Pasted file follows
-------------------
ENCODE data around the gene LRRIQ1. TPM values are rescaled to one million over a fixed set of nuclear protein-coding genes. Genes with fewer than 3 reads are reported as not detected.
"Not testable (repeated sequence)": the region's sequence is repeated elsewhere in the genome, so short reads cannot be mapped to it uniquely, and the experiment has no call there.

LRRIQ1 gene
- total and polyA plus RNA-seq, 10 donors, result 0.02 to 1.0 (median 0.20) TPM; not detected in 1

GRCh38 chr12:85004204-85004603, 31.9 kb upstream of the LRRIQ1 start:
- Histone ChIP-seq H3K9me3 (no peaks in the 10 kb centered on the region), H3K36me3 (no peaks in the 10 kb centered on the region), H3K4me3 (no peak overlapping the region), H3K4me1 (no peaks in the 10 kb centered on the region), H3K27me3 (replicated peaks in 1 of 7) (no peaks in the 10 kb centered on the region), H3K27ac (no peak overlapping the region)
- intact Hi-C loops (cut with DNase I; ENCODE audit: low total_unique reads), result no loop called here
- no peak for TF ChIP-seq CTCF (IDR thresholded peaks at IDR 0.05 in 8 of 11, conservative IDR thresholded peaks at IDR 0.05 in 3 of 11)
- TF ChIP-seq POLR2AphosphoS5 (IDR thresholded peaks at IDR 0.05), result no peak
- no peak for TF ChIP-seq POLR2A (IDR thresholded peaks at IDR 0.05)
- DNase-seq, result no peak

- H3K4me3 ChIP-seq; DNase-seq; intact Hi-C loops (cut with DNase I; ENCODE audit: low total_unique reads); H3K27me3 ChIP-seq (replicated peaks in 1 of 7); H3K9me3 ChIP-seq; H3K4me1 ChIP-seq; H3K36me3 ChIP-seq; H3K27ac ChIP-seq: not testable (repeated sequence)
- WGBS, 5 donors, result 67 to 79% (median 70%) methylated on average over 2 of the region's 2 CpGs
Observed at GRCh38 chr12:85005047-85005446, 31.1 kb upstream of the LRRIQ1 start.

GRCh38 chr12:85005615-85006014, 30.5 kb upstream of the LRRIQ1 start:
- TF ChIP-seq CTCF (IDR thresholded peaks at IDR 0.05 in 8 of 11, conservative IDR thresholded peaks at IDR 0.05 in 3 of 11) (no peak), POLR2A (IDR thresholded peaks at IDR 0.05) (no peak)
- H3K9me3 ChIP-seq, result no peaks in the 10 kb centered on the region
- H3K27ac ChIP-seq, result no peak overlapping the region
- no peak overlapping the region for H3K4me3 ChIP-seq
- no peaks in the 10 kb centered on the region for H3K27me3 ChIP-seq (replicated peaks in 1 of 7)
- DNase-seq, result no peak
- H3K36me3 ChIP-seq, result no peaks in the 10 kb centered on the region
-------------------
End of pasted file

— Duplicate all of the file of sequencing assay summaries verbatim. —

ENCODE data around the gene LRRIQ1. TPM values are rescaled to one million over a fixed set of nuclear protein-coding genes. Genes with fewer than 3 reads are reported as not detected.
"Not testable (repeated sequence)": the region's sequence is repeated elsewhere in the genome, so short reads cannot be mapped to it uniquely, and the experiment has no call there.

LRRIQ1 gene
- total and polyA plus RNA-seq, 10 donors, result 0.02 to 1.0 (median 0.20) TPM; not detected in 1

GRCh38 chr12:85004204-85004603, 31.9 kb upstream of the LRRIQ1 start:
- Histone ChIP-seq H3K9me3 (no peaks in the 10 kb centered on the region), H3K36me3 (no peaks in the 10 kb centered on the region), H3K4me3 (no peak overlapping the region), H3K4me1 (no peaks in the 10 kb centered on the region), H3K27me3 (replicated peaks in 1 of 7) (no peaks in the 10 kb centered on the region), H3K27ac (no peak overlapping the region)
- intact Hi-C loops (cut with DNase I; ENCODE audit: low total_unique reads), result no loop called here
- no peak for TF ChIP-seq CTCF (IDR thresholded peaks at IDR 0.05 in 8 of 11, conservative IDR thresholded peaks at IDR 0.05 in 3 of 11)
- TF ChIP-seq POLR2AphosphoS5 (IDR thresholded peaks at IDR 0.05), result no peak
- no peak for TF ChIP-seq POLR2A (IDR thresholded peaks at IDR 0.05)
- DNase-seq, result no peak

- H3K4me3 ChIP-seq; DNase-seq; intact Hi-C loops (cut with DNase I; ENCODE audit: low total_unique reads); H3K27me3 ChIP-seq (replicated peaks in 1 of 7); H3K9me3 ChIP-seq; H3K4me1 ChIP-seq; H3K36me3 ChIP-seq; H3K27ac ChIP-seq: not testable (repeated sequence)
- WGBS, 5 donors, result 67 to 79% (median 70%) methylated on average over 2 of the region's 2 CpGs
Observed at GRCh38 chr12:85005047-85005446, 31.1 kb upstream of the LRRIQ1 start.

GRCh38 chr12:85005615-85006014, 30.5 kb upstream of the LRRIQ1 start:
- TF ChIP-seq CTCF (IDR thresholded peaks at IDR 0.05 in 8 of 11, conservative IDR thresholded peaks at IDR 0.05 in 3 of 11) (no peak), POLR2A (IDR thresholded peaks at IDR 0.05) (no peak)
- H3K9me3 ChIP-seq, result no peaks in the 10 kb centered on the region
- H3K27ac ChIP-seq, result no peak overlapping the region
- no peak overlapping the region for H3K4me3 ChIP-seq
- no peaks in the 10 kb centered on the region for H3K27me3 ChIP-seq (replicated peaks in 1 of 7)
- DNase-seq, result no peak
- H3K36me3 ChIP-seq, result no peaks in the 10 kb centered on the region